Knowing that you have to wrap up this mystery by the end of this season, if you do another season of The Killing, would you use all new characters or would the same people solve another crime?
SUD: It’s the open ocean right now because it’s so unique. It’s a really unique way of doing American television. There are a million possibilities. We can stay with the cops. We can introduce new worlds. And, who knows where it will end. Do we want to stay with the family? Who knows? We’ll find it when we get there.
Since both Cold Case and The Killing explore similar subject matter, what is it about crime and the impact it has on families that interests you?
SUD: That was what I loved about Cold Case. We were able to spend time with the victim, and see the victim alive, and see the price on the families and the loved ones in the victim’s world. This is a lot more real estate. We’ve got multiple episodes where we get to tell the story. I am drawn towards it. I think it is the hardest thing in the world. I’m endlessly intrigued by what human nature is capable of, both the horrible things we are capable of and also the heroic things. I’m really interested in exploring that side of human nature.
What was the casting process like, in finding the right people for these roles?
SUD: It was a very, very intense and long casting process because we really had to find the right people who could carry the weight of this story, who had the chops and who had the spirit, where they could bring in so much of their own selves to these characters. So, the casting process took many months. We were able to actually cast the Larsens pretty quickly, in that process. Michelle [Forbes] walked in and we knew that she was Mitch. But, for the role of Sarah Linden, we saw everybody. Everybody wanted this role. Every female actor in town really wanted to play a real woman and be in this drama. It was incredible that all these women were coming in. And then, Mireille [Enos] walked in the door and she was reading the lines that I had written, and I saw her in that field. I was like, “Wow, she’s the one.”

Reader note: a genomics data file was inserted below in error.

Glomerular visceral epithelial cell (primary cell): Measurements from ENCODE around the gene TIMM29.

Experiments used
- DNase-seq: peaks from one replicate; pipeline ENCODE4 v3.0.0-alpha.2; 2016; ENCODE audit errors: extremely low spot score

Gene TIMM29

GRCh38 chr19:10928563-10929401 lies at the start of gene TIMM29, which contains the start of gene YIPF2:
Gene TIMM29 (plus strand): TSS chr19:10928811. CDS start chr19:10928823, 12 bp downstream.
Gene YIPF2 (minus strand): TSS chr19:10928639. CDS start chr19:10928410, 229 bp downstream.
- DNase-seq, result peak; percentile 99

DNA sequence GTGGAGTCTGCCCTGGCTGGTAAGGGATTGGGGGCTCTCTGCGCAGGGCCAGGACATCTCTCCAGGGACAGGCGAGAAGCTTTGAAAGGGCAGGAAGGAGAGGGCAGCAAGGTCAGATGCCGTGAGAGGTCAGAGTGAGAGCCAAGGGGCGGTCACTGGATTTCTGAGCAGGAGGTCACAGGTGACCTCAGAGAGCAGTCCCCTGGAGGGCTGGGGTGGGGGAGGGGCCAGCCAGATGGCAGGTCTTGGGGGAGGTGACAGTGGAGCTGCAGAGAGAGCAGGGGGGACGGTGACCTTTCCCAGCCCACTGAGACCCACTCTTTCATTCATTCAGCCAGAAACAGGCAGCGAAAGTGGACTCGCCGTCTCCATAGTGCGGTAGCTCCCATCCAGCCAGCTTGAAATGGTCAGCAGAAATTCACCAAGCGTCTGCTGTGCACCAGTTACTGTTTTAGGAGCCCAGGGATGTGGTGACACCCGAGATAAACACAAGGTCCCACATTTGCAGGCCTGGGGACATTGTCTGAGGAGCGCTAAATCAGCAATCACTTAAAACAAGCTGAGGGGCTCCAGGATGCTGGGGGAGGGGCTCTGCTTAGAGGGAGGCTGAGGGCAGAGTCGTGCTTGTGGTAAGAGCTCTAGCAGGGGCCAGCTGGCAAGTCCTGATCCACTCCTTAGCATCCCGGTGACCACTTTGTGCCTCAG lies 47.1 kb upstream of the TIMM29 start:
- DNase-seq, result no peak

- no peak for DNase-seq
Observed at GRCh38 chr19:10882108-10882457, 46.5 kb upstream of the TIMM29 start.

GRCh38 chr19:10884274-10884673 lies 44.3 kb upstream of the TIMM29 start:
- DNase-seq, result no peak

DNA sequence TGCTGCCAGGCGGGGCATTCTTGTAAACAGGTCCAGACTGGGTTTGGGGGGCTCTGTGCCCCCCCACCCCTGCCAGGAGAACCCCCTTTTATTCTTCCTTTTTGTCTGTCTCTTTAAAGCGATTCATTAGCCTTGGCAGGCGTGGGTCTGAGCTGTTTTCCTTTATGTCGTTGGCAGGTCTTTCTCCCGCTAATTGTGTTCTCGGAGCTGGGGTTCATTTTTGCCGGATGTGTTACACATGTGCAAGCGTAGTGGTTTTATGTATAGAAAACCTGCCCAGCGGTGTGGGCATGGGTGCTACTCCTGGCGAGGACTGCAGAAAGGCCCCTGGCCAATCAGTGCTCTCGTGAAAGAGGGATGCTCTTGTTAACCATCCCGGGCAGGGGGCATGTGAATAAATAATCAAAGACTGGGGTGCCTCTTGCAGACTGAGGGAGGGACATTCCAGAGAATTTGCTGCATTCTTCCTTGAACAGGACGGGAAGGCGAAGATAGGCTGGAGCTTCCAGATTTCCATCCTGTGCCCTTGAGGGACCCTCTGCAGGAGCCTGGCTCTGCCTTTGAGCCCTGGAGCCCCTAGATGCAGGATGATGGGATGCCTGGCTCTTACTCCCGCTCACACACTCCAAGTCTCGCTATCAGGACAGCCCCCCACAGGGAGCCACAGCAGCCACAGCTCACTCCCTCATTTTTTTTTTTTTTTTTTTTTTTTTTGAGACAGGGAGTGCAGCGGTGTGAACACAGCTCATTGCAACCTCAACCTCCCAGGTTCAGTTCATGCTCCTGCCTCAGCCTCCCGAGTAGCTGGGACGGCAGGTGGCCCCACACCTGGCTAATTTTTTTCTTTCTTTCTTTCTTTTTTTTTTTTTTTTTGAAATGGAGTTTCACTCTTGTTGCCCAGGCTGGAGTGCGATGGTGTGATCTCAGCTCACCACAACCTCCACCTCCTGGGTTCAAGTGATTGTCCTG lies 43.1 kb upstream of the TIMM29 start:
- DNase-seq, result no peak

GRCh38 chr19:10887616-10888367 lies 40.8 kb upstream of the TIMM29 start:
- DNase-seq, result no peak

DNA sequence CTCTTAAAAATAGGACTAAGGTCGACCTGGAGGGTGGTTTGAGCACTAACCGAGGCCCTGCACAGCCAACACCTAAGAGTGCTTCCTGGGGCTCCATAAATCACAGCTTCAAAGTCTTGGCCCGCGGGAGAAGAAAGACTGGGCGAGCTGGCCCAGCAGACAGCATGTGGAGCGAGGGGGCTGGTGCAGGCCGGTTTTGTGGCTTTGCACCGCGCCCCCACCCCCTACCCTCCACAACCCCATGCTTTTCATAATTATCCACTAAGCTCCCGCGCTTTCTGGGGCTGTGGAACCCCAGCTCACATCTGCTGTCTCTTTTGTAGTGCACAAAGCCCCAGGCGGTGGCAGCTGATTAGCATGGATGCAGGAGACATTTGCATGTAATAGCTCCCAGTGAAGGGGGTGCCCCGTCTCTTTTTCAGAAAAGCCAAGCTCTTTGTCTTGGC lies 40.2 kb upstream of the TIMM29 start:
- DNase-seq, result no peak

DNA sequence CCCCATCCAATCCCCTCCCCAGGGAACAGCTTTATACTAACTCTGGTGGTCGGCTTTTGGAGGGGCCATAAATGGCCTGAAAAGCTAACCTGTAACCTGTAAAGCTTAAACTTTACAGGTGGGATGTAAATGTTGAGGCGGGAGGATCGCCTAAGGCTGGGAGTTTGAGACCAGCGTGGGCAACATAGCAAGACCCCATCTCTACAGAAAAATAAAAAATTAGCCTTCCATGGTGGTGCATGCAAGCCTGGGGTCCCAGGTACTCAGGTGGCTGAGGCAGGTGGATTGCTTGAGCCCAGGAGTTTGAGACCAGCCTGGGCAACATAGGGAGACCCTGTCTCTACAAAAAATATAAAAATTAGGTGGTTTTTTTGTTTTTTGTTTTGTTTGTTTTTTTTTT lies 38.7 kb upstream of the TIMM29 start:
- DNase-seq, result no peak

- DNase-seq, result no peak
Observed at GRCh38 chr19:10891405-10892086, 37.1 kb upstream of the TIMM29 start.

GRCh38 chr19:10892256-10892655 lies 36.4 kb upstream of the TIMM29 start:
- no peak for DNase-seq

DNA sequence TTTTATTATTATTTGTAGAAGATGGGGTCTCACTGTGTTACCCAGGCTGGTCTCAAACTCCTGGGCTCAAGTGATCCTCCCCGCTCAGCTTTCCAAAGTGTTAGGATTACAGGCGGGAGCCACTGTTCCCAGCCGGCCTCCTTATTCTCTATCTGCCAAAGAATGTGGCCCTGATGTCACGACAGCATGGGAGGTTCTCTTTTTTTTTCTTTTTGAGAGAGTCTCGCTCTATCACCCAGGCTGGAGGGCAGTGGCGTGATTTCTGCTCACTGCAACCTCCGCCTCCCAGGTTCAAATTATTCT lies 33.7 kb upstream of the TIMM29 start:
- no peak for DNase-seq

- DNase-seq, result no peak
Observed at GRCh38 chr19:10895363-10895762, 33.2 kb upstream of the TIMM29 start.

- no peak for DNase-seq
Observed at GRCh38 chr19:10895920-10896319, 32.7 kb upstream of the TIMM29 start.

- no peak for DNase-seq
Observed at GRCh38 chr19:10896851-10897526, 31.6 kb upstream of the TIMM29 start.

How challenging is it for you, as the show-runner, the executive producer and the writer of some of the episodes?
SUD: It’s a challenge, for sure. My family is not seeing me at all, for probably the next six months, and they haven’t seen me for the last year. I’m really blessed with a lot of great partners, including my writing staff. Being able to rely on the people around me has really helped out.
Do you know how many episodes you will write versus the other writers?
SUD: I wrote the pilot and I wrote the first episode. I’m going to be writing Episode 10, and then maybe co-write the finale of the season with another writer. But, it’s a group process in the writer’s room. Everyone is there. And, I always take a pass at every script, before we go into production. All nine of us in each other’s heads, at this point, and handing each other sentences.
Does it create any pressure to know all of the success that AMC has been having with their original programming, and this being their first crime drama, or does that also give you more confidence, in knowing that’s behind the show?
SUD: Both, definitely. I’m really trying not to think about it. I’m really trying to just keep this internal, and be faithful to the story and the characters, and keep 99.9% of my brain there, serving the story. It’s a great network. It’s the golden network of cable, so it’s totally an honor to be there and tell this story, but I try not to think about anything beyond that.
Do you worry at all about the attention span of viewers, when it comes to them needing to tune in every week for this show because it is such an ongoing story?
SUD: I heard John Wells say something really smart, many years ago. He said, “Assume your audience is really intelligent. Assume that they are really smart, and tell your story that way.” So, for me, it’s about never assuming that they will go away because they’re not entertained. We read novels. We read hundreds of pages of words, when the story is good because we’re willing to stay there. I hope the story is good. I’m going into this venture thinking that the audience is really smart and really wants to hear all the nuances of what we’re saying.